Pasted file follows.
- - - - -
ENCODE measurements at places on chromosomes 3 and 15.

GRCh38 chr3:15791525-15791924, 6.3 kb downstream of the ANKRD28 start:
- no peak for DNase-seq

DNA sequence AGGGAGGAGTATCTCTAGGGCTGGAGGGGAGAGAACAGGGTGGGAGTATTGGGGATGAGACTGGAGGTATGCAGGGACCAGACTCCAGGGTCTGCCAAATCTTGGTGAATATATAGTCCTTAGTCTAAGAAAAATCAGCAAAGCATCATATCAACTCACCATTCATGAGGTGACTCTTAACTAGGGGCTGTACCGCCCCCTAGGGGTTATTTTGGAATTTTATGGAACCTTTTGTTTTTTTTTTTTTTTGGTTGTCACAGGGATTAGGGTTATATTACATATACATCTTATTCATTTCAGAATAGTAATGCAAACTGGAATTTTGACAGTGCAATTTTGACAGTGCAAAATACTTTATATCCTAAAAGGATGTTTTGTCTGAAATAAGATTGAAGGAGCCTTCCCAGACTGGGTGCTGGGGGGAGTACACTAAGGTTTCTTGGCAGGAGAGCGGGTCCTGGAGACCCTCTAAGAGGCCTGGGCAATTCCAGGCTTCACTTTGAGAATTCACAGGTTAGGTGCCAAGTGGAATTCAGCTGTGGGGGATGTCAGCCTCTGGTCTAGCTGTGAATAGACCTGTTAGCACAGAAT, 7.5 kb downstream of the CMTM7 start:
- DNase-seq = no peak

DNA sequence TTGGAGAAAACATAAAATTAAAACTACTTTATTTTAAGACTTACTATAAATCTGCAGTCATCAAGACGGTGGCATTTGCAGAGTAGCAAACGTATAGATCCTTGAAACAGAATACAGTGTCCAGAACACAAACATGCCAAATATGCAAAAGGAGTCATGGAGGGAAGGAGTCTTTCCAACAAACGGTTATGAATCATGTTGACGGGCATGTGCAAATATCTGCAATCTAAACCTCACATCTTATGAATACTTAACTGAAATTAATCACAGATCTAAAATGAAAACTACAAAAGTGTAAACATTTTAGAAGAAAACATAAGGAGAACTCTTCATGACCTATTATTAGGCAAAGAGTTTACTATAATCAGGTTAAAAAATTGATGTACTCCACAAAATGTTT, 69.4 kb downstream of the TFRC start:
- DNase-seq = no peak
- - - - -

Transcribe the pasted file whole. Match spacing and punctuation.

ENCODE measurements at places on chromosomes 3 and 15.

GRCh38 chr3:15791525-15791924, 6.3 kb downstream of the ANKRD28 start:
- no peak for DNase-seq

DNA sequence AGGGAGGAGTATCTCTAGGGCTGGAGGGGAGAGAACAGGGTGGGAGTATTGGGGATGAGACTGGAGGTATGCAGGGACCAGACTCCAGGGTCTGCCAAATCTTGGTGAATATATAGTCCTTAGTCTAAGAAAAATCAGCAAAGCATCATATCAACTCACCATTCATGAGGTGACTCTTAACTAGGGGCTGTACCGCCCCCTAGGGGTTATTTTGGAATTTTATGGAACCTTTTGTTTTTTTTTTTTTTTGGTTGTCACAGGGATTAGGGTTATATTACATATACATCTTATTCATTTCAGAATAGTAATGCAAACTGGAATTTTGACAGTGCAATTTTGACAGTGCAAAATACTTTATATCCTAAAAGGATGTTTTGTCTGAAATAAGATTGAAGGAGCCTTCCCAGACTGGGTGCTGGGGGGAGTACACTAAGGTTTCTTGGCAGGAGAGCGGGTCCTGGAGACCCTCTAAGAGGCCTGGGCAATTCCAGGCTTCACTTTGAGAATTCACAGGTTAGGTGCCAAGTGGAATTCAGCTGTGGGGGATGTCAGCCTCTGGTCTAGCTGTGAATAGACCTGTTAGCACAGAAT, 7.5 kb downstream of the CMTM7 start:
- DNase-seq = no peak

DNA sequence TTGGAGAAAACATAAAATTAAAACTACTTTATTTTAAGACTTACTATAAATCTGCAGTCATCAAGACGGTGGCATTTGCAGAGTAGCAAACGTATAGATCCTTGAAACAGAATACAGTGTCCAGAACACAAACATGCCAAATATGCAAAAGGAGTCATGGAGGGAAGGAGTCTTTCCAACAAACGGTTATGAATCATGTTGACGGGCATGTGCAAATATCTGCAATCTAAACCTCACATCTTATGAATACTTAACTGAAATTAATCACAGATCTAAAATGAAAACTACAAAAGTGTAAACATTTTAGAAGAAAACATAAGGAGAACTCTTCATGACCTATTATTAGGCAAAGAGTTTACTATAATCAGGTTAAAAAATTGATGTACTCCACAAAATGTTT, 69.4 kb downstream of the TFRC start:
- DNase-seq = no peak